British actor John Rhys-Davies 'flies' during Mormon Tabernacle Choir Christmas Concert
Hosts assured her that when the Conference Center is filled with people it feels more intimate, and that turned out to be the case, she said. Singing, dancing, the performance of the Bells on Temple Square all came together in a “miraculous way,” she added.
“I’m really feeling very, very blessed and lucky to be here, especially at this time of year and in this environment, and I’m so grateful that they invited me,” she said.
Rhys-Davies said, “It is a unique experience. This community has a natural warmth and affection and outgoing kindness and consideration. It isn’t feigned, it isn’t put on, it isn’t designed specially for visitors. It’s rooted in that central thing of good manners and natural kindness.”
He said he sometimes speaks to young people about shyness, telling them it is quite natural. “But you have to understand, it is egotism.
“You walk into a room and suddenly there's all these people there. And you think, ‘Oh, they’re all judging me; they’re looking at me.’ Turn it the other way around and think, ‘I’m walking into a room full of very shy people, and my job is to make them feel at ease and comfortable in their situation.
“That is really the root of good manners: making the people around you feel comfortable. You people have it in abundance. You have it naturally. It comes so easily for you.”
Rhys-Davies was asked about his reading of the familiar Nativity story from Luke 2, which is a customary element of the annual concert in which a guest artist invited in a given year reads the passage that year.
“What I was trying is not do a reading but tell a story,” he said. “And you run a risk: Was it over the top? Is it too close to being too theatrical? And yet how can you avoid a measure of theatricality when you’ve got 21,000 people in the house?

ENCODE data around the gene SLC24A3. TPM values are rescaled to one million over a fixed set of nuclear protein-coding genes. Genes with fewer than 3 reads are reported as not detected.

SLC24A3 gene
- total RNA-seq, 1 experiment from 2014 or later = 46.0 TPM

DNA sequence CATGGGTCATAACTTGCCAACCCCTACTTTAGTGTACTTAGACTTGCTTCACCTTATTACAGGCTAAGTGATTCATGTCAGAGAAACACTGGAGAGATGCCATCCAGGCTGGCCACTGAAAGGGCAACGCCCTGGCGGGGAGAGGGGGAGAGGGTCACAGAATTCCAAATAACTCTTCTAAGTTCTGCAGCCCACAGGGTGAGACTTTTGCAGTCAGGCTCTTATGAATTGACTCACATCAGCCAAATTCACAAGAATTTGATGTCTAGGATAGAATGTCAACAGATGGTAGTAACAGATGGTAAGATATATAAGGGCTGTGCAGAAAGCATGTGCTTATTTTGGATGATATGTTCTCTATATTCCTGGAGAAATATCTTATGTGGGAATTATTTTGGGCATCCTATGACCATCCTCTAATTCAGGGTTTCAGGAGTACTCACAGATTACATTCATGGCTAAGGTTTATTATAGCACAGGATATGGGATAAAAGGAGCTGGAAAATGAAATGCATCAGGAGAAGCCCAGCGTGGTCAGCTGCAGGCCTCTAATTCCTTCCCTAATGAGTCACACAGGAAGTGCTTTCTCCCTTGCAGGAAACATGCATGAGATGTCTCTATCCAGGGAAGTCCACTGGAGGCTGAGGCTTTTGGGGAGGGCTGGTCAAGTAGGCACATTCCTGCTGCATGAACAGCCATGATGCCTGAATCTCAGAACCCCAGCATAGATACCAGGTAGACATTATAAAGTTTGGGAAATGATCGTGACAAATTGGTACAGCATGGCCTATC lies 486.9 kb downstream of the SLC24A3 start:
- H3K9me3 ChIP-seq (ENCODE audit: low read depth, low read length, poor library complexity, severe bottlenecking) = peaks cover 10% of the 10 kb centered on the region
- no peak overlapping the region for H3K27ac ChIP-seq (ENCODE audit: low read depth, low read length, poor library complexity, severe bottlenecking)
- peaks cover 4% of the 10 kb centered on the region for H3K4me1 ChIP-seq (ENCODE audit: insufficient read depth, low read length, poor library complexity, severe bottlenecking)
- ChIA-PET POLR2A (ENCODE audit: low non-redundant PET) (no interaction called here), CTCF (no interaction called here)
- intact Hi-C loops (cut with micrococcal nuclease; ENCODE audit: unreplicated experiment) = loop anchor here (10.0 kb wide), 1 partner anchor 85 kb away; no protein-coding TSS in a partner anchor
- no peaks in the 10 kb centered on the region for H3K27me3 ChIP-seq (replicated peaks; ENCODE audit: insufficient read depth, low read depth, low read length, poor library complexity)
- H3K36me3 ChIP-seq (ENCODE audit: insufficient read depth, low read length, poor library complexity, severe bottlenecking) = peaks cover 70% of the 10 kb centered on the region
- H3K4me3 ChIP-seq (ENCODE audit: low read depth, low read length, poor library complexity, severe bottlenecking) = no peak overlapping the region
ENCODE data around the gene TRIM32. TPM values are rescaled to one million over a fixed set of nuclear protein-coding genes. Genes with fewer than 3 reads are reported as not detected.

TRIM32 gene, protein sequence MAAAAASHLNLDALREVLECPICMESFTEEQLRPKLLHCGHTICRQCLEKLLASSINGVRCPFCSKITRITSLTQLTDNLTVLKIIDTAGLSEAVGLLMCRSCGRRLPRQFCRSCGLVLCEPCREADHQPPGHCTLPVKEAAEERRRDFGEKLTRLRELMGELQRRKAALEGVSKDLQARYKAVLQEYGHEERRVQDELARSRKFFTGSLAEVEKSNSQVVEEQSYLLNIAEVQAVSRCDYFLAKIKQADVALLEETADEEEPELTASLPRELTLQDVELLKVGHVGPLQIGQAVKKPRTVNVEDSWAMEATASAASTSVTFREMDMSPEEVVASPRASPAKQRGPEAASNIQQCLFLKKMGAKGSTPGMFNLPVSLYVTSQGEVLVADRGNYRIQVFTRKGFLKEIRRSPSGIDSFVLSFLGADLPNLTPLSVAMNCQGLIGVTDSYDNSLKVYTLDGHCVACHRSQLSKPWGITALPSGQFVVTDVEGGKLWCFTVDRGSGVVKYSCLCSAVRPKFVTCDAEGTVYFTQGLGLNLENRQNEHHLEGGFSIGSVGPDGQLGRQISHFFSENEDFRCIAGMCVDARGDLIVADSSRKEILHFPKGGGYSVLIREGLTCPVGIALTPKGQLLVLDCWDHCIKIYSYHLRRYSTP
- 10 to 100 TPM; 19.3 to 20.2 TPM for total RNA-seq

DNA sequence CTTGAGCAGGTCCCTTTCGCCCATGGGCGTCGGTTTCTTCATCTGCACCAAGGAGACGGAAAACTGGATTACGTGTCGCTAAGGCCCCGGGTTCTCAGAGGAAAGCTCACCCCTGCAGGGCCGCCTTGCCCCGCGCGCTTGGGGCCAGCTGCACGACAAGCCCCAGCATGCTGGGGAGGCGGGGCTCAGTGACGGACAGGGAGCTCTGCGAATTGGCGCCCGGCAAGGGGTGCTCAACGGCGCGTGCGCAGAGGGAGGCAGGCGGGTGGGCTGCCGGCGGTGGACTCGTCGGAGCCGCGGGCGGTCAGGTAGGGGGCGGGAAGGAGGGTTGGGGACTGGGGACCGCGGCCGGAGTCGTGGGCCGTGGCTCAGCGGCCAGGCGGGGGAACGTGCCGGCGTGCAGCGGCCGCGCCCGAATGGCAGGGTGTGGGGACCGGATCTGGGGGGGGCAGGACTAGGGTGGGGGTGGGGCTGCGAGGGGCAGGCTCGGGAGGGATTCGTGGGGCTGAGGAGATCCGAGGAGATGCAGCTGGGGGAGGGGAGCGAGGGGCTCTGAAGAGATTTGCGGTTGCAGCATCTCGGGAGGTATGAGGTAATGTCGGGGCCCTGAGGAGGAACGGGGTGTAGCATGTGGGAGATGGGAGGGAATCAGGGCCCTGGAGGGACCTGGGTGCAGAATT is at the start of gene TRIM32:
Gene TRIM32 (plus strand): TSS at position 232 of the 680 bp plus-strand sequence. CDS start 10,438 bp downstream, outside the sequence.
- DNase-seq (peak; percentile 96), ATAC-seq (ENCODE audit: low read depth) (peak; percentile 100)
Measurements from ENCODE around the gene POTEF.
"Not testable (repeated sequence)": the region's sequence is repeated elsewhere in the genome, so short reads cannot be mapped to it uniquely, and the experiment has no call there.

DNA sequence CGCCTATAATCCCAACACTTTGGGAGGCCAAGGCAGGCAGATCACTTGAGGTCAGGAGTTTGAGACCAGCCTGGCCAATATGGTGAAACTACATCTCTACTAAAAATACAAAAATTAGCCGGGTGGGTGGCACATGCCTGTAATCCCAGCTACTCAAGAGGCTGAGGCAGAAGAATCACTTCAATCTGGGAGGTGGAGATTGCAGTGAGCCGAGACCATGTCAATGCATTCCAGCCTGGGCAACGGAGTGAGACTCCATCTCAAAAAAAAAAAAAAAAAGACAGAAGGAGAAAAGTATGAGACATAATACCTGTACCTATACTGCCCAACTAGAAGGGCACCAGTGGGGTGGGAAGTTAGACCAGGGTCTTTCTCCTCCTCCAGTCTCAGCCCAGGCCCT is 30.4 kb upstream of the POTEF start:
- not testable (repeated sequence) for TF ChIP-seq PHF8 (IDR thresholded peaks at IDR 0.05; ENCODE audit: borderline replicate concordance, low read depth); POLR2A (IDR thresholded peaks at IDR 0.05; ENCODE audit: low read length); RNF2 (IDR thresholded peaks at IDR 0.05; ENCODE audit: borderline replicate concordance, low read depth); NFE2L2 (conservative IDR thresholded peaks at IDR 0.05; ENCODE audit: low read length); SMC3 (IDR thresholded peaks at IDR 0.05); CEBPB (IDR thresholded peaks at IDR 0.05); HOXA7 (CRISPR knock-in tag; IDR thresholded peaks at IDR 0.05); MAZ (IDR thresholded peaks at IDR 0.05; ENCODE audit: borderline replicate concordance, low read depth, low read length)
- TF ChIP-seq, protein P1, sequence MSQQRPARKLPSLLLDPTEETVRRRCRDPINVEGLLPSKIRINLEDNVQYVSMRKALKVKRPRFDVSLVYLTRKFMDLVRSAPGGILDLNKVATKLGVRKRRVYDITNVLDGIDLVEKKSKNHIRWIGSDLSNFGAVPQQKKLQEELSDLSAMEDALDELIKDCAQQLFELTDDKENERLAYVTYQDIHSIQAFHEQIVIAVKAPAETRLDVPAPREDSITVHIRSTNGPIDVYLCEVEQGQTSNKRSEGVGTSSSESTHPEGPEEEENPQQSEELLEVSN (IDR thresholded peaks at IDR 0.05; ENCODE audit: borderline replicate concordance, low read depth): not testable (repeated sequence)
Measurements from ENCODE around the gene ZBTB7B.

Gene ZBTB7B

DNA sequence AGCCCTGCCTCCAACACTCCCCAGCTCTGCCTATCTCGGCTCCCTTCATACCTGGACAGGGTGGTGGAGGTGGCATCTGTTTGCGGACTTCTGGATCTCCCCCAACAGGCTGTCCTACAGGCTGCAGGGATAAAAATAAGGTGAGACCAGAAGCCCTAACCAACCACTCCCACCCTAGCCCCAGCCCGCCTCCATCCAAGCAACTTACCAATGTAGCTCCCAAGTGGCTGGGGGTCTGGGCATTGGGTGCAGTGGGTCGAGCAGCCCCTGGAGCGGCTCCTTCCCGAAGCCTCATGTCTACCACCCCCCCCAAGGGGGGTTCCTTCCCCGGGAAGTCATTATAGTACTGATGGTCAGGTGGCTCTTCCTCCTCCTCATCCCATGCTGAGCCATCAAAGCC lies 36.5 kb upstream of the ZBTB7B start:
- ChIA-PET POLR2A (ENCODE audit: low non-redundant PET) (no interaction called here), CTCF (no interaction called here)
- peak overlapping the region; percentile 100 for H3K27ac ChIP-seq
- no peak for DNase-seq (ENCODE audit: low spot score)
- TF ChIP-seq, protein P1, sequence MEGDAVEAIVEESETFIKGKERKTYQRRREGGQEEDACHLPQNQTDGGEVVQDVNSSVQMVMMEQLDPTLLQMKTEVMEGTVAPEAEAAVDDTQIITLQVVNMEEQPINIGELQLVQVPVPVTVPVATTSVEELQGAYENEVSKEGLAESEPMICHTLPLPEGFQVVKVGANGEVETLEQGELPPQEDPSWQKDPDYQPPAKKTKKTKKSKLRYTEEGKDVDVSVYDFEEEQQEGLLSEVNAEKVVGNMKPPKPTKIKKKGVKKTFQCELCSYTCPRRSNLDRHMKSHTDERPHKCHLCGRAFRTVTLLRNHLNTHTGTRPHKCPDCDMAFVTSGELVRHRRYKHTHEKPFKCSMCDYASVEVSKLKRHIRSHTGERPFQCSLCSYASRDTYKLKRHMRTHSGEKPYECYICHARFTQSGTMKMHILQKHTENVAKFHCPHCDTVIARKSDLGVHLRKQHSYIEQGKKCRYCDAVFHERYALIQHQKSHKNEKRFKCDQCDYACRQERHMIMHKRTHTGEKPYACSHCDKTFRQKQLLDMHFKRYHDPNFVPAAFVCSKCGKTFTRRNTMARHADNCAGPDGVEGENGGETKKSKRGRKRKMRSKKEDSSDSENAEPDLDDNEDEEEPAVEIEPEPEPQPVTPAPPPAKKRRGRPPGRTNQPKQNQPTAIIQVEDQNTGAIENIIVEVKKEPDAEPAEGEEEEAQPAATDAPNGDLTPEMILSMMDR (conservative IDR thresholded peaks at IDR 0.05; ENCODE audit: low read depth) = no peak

“You are clearly men and women of stronger faith than I have, but sometimes when you come to repeated passages you’ve heard many times in church, the freshness of it gets lost. What I was trying to do was say, ‘Look! This is an extraordinary thing. Let me tell you what happened.’ If you don’t understand this is the most extraordinary thing that has happened to any shepherd in history, then you miss the point of the story.”
A high point of the annual concert that audiences have come to anticipate is Salt Lake Tabernacle organist Richard Elliott’s solo, which always bears a unique flair. This year he melded the tune of “God Rest Ye, Merry Gentlemen” with the rhythm and harmonic structure of “March of the Toys” from “Babes in Toyland.” At one point he played a passage from Rimsky-Korsakov’s “Flight of the Bumblebee” entirely with his feet on the pedals of the organ console.
The delighted audience rewarded the organist with a standing ovation.
The final performance of the concert is Saturday at 8 p.m. Tickets have all been distributed, but Ruth Todd of LDS Public Affairs said would-be attendees are encouraged to take their chances in a stand-by line that forms at the north gate of Temple Square prior to the concert.
And Sunday’s live “Music and the Spoken Word” broadcast by the choir and orchestra at 9:30 a.m. will include a mini-concert following the broadcast with selections repeated from the Christmas concert.
The concert is customarily recorded and edited for presentation over PBS television stations and for distribution the following year on DVD and CD.
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